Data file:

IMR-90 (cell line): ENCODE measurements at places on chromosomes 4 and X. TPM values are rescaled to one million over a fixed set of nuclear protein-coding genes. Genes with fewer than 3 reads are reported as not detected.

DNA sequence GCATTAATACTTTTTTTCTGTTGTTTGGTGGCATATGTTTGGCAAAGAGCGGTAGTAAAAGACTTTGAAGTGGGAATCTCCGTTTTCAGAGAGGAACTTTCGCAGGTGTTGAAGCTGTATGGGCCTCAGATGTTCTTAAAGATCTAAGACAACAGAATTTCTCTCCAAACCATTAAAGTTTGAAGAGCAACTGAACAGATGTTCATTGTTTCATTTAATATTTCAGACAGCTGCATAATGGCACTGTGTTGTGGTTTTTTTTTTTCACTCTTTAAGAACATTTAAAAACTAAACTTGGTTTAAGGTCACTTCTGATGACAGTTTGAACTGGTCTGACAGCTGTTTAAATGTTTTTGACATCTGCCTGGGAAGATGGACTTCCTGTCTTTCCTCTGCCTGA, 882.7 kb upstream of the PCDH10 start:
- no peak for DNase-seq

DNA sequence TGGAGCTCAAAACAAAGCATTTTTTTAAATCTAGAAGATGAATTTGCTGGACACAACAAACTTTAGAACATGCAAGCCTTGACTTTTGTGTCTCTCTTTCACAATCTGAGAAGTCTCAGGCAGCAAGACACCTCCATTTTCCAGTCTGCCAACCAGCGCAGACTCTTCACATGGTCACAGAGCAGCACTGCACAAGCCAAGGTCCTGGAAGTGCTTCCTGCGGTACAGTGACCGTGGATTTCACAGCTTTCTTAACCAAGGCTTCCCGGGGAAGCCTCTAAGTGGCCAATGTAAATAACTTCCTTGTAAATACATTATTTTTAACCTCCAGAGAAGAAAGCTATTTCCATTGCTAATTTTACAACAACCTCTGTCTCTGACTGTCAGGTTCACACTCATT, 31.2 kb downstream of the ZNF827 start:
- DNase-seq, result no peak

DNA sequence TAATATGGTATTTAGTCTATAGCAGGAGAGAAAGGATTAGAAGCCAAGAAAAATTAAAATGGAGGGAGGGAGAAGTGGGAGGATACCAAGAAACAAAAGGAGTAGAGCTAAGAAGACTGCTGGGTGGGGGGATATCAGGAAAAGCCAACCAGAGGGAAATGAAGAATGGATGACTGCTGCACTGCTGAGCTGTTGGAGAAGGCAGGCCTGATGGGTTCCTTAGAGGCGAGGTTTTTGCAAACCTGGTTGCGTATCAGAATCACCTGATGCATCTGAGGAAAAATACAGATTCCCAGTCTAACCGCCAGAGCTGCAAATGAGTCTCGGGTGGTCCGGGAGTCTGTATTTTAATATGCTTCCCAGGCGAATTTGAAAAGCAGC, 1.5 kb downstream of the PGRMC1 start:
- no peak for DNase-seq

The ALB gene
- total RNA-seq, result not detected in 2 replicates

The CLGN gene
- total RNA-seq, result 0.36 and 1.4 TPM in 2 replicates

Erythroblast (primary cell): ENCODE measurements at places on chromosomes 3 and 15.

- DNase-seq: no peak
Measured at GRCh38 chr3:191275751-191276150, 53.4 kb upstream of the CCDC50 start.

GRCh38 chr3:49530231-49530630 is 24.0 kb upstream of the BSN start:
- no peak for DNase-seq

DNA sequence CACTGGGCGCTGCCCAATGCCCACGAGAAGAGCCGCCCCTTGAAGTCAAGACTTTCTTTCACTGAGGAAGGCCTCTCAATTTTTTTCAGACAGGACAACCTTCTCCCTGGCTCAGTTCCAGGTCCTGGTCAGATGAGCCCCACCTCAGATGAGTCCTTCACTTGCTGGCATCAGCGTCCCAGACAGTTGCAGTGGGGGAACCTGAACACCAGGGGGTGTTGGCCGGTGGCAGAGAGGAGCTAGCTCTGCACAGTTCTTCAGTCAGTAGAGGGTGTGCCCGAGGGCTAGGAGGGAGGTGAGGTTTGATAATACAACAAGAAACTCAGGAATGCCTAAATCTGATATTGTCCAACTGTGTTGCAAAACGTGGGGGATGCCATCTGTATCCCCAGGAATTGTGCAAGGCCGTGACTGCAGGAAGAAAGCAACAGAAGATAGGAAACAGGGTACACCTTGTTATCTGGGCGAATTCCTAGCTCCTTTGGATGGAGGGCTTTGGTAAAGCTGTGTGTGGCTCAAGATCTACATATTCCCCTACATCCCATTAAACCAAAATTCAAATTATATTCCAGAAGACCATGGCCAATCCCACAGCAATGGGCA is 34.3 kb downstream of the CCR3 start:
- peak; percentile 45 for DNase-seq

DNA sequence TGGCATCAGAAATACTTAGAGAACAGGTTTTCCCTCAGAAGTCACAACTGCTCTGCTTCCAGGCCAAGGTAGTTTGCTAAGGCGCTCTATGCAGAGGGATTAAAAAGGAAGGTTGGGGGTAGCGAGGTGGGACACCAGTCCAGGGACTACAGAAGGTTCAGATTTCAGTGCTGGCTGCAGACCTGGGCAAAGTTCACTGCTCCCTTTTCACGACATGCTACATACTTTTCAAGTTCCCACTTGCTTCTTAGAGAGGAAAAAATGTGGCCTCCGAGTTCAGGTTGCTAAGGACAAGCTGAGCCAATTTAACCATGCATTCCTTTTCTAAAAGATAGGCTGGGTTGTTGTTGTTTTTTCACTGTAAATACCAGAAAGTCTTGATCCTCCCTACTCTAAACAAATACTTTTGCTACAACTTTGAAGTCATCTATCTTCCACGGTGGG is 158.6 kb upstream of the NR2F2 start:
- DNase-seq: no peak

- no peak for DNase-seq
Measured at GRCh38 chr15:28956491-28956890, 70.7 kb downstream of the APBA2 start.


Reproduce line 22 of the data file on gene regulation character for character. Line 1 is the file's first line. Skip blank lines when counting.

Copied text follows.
Measured at GRCh38 chr15:28956491-28956890, 70.7 kb downstream of the APBA2 start.